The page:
2) Vistara (विस्तर) refers to the “full explanation” (of an abridgement), according to the Netratantroddyota commentary on the Netratantra.—Accordingly, [verse 4.10]—“[To bring the matter to a close,] Thus, dīkṣā has been explained in brief, the full explanation (vistara) is elsewhere. [The text says,] briefly and elsewhere because this ritual of dīkṣā is extremely long and because it has been merely touched upon [here] in an extremely abridged form. [...]”.

Shaivism book cover
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Shaiva (शैव, śaiva) or Shaivism (śaivism) represents a tradition of Hinduism worshiping Shiva as the supreme being. Closely related to Shaktism, Shaiva literature includes a range of scriptures, including Tantras, while the root of this tradition may be traced back to the ancient Vedas.

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Vastushastra (architecture)

Source: OpenEdition books: Architectural terms contained in Ajitāgama and Rauravāgama

1) Viṣṭara (विष्टर) refers to “- 1. substitute altar (intended to replace an image of an Assessor) § 5.13. - 2. pedestal (of Vṛṣa) § 3.13.”.—(For paragraphs cf. Les enseignements architecturaux de l'Ajitāgama et du Rauravāgama by Bruno Dagens)

2) Vistara (विस्तर) [or vistāra] refers to “width § 2.5 (but see § 4.34).”.—(For paragraphs cf. Les enseignements architecturaux de l'Ajitāgama et du Rauravāgama by Bruno Dagens)

Source: Brill: Śaivism and the Tantric Traditions (architecture)

Vistara (विस्तर) refers to “width” (unit of distance measurement), according to the Mohacūrottara (verse 4.234-243).—Accordingly, [while describing the construction of the maṭha]—“And a maṭha for ascetics to stay in should be in the south. For they, as devotees of Śiva, should reside to the right [of Śiva]. One should build a wall at a distance 1 temple-width (prāsāda-vistara) beyond the temple base. At a distance from there is the housing for ascetics. [...]”.

Vastushastra book cover
context information

Vastushastra (वास्तुशास्त्र, vāstuśāstra) refers to the ancient Indian science (shastra) of architecture (vastu), dealing with topics such architecture, sculpture, town-building, fort building and various other constructions. Vastu also deals with the philosophy of the architectural relation with the cosmic universe.

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Shaktism (Shakta philosophy)

Source: Google Books: Manthanabhairavatantram

Vistara (विस्तर) refers to the expanse” (that is Kula Bhairava), according to the Ciñcinīmatasārasamuccaya verse 1.34-37.—Accordingly, “Khecarī clearly manifest is the letter called Without Name (anāmā). (She is) Vāgbhava (AIṂ) (that contains) the series of letters from A to KṢa in the form of sleeping serpent. Radiant like the Wish-granting Gem, it is the expanse (vistara) that is Kula Bhairava. It is the Place (sthāna), the divine inner Place that is one’s own place (svasthāna) present on the earth. It is bliss whose body is invisible (adṛṣṭa). The pure transcendent tradition (anvaya). O goddess, this is the teaching concerning the transmission of the Divine Current”.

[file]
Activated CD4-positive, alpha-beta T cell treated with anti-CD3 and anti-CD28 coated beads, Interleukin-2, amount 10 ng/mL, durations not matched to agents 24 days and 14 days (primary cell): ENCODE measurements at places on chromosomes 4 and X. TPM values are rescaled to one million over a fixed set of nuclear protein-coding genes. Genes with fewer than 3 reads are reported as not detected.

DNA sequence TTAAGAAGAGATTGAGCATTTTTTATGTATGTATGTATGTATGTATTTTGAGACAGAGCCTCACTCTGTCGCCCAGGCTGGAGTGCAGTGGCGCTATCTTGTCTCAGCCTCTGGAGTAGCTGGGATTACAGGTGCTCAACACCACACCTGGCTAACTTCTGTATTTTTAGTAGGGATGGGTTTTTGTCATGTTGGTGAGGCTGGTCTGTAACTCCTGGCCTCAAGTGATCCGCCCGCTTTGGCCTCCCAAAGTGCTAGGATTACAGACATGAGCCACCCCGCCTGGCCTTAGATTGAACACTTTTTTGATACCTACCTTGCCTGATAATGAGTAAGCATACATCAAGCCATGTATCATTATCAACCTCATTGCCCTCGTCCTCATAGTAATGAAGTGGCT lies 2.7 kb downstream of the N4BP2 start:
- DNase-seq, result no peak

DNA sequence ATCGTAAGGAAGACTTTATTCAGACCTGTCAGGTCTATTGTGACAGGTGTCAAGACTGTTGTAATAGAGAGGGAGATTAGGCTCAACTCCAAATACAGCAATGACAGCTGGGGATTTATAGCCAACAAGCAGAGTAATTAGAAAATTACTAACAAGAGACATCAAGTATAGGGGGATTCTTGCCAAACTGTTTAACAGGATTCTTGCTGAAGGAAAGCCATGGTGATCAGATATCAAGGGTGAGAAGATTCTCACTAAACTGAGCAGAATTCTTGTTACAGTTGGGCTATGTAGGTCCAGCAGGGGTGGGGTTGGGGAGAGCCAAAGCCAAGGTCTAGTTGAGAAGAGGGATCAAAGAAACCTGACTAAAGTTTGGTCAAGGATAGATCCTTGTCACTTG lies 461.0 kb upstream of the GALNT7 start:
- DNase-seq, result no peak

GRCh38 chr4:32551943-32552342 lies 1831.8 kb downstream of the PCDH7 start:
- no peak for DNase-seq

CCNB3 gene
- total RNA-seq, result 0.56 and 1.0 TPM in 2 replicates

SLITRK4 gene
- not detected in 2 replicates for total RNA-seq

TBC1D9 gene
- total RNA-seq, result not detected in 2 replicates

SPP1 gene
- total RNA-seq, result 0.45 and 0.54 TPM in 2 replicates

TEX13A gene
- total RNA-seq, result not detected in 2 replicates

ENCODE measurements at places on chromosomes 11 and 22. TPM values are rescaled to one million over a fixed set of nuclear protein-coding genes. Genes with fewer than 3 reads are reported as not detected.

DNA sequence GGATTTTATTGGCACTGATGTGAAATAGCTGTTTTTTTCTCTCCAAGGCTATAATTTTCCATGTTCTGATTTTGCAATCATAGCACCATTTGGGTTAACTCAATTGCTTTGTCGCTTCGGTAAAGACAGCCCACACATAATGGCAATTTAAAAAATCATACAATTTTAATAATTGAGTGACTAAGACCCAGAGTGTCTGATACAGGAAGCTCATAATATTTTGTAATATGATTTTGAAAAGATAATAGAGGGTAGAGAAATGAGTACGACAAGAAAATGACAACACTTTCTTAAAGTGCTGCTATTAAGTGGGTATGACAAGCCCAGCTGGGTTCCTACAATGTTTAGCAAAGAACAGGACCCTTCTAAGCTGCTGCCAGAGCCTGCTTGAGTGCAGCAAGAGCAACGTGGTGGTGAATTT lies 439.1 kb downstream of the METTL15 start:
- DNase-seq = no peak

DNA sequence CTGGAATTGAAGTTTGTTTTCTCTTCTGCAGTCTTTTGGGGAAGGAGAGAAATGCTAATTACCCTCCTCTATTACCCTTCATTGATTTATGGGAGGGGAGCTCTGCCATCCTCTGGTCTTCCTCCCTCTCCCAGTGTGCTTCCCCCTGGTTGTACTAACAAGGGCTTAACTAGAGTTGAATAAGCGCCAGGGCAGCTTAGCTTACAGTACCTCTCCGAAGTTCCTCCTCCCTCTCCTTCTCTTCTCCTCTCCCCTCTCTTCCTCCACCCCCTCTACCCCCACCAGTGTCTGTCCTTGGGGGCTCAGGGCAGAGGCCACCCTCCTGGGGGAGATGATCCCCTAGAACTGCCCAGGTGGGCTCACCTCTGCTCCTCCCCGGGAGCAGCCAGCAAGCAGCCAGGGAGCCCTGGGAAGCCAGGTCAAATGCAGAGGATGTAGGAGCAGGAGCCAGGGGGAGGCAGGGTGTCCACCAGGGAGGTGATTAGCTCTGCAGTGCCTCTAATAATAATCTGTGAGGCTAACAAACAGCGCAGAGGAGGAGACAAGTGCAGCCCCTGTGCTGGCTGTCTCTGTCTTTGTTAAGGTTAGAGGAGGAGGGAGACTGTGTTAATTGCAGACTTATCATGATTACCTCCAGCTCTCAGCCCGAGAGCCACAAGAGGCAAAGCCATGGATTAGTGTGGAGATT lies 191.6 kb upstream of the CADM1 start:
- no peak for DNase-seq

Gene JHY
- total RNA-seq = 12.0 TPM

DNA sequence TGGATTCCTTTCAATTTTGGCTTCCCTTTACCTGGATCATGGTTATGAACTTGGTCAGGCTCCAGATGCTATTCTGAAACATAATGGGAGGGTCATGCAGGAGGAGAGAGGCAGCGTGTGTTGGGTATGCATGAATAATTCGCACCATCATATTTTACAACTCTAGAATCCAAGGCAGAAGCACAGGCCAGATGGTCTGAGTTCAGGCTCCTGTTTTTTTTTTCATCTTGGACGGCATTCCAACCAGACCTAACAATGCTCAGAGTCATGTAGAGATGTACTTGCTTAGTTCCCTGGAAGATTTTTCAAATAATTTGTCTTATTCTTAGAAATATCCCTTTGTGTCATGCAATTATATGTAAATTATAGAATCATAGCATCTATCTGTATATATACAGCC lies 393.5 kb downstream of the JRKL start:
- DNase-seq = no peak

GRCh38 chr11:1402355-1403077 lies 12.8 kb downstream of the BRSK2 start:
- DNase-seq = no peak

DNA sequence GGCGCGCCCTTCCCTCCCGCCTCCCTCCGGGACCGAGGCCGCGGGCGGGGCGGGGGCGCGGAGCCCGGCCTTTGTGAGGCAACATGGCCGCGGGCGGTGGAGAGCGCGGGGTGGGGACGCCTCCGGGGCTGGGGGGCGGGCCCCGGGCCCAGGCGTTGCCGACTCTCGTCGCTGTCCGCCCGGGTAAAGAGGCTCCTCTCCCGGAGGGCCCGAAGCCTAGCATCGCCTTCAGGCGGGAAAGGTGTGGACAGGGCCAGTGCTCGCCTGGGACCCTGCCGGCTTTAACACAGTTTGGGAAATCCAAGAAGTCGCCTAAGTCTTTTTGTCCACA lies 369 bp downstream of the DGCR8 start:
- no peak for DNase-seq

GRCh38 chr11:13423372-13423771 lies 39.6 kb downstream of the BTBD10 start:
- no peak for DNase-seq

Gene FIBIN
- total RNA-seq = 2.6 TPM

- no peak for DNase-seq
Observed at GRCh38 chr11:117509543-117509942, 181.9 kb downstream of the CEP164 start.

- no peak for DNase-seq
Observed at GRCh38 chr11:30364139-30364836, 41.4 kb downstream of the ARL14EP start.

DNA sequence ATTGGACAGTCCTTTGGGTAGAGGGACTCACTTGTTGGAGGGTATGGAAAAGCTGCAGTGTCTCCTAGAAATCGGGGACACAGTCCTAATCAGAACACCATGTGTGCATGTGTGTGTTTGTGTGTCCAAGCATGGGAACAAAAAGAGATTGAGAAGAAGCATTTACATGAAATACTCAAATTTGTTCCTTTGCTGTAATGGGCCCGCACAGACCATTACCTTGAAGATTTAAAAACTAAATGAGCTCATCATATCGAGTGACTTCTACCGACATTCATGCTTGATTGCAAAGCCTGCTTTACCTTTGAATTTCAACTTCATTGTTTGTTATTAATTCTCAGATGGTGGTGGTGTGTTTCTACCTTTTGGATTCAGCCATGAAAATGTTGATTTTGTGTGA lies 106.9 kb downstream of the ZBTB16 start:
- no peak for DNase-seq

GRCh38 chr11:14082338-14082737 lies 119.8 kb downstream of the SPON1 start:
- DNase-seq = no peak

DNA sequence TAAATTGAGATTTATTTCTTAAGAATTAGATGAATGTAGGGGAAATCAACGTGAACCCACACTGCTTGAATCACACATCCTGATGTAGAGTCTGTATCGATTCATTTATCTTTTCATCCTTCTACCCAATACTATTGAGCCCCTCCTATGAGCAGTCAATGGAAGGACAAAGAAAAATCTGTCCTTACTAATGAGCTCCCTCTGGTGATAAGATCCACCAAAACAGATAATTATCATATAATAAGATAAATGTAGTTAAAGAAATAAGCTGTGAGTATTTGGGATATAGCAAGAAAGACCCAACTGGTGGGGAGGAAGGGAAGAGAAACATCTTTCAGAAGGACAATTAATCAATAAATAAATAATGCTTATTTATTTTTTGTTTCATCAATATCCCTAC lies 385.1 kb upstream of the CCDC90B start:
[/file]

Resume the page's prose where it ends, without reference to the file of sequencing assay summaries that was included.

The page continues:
Source: Brill: Śaivism and the Tantric Traditions (shaktism)

Vistara (विस्तर) refers to “further explanation”, according to the King Vatsarāja’s Pūjāstuti called the Kāmasiddhistuti (also Vāmakeśvarīstuti), guiding one through the worship of the Goddess Nityā.—Accordingly, “[...] You are the goddess of prosperity, and prosperities depend on you. You are the goddess of speech, and authority and words depend on you. You are the goddess of wisdom, and wise ideas depend on you. You are the foremost fortress, and towns depend on you. You are the primordial power, and yours are all the properties of power. What is the use of any further explanation (vistara): this entire world is nothing but you”.

Shaktism book cover
context information

Shakta (शाक्त, śākta) or Shaktism (śāktism) represents a tradition of Hinduism where the Goddess (Devi) is revered and worshipped. Shakta literature includes a range of scriptures, including various Agamas and Tantras, although its roots may be traced back to the Vedas.

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Purana and Itihasa (epic history)

Source: Shiva Purana - English Translation

Vistāra (विस्तार) refers to the “vast diffusion (of spring)”, according to the Śivapurāṇa 2.3.18 (“Description of the perturbation caused by Kāma”).—Accordingly, as Brahmā narrated: “After going there, the haughty Kāma, deluded by Śiva’s magic power, stationed himself, after first spreading the enchanting power of Spring all around. [...] At that time the Kāladīpikā (brilliant lamp) induced reticent haughty persons to love. O good sir, the wind blew gently but distressed those who were separated from their beloveds. Thus the vast diffusion of Spring [i.e., vasanta-vistāra] caused the display of emotions of love. It was unbearable to the forestdwelling sages. [...]”.

Purana book cover
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The Purana (पुराण, purāṇas) refers to Sanskrit literature preserving ancient India’s vast cultural history, including historical legends, religious ceremonies, various arts and sciences. The eighteen mahapuranas total over 400,000 shlokas (metrical couplets) and date to at least several centuries BCE.

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Yoga (school of philosophy)

[«previous next»] — Vistara in Yoga glossary